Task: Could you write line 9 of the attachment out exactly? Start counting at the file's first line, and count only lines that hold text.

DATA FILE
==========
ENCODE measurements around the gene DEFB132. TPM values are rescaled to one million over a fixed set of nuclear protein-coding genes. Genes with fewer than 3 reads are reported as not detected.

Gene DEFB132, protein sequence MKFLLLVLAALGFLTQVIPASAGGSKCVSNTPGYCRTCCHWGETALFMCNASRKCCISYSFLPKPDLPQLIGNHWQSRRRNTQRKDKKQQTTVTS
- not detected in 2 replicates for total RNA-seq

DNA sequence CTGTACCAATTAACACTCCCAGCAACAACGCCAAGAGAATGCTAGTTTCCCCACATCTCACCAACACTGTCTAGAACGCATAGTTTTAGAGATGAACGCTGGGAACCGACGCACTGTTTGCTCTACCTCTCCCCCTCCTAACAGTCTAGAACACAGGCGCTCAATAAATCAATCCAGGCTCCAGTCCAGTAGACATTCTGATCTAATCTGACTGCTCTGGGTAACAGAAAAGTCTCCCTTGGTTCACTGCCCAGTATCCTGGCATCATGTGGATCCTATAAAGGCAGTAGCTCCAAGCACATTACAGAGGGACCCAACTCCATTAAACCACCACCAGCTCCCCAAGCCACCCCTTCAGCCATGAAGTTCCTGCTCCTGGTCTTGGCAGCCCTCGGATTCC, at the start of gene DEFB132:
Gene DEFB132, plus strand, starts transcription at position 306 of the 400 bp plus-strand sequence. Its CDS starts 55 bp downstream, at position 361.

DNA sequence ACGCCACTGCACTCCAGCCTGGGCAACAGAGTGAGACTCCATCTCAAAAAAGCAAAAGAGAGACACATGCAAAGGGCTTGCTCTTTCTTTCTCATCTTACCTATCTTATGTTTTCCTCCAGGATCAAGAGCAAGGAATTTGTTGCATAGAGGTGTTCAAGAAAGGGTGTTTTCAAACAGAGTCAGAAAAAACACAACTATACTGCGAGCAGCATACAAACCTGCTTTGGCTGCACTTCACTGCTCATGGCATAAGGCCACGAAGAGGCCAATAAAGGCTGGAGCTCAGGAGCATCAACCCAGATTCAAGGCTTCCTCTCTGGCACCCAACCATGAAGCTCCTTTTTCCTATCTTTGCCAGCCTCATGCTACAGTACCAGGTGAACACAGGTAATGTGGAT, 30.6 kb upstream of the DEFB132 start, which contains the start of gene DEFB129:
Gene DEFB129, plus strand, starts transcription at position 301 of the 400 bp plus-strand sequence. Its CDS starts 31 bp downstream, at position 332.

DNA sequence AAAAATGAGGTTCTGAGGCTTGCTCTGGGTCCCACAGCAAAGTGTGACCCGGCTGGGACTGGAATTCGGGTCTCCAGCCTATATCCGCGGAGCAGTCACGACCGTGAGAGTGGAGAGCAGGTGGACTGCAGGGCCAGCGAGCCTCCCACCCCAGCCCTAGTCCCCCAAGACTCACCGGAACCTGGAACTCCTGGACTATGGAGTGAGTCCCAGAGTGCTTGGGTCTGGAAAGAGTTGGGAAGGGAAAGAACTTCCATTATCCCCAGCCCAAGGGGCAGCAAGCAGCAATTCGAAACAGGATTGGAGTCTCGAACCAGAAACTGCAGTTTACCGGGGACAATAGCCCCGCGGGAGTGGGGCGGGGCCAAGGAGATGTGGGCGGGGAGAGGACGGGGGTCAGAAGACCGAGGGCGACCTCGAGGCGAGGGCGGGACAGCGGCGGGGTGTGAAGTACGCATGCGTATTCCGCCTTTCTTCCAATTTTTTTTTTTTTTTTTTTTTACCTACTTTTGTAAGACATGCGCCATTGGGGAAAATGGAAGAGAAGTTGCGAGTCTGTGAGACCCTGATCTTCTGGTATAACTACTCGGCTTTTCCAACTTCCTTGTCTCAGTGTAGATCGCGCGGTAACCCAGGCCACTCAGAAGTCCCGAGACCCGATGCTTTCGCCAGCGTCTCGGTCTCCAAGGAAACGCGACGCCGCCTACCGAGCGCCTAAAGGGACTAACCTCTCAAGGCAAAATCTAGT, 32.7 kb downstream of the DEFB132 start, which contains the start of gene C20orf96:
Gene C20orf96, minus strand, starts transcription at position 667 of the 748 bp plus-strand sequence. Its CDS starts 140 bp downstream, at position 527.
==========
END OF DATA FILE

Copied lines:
Gene C20orf96, minus strand, starts transcription at position 667 of the 748 bp plus-strand sequence. Its CDS starts 140 bp downstream, at position 527.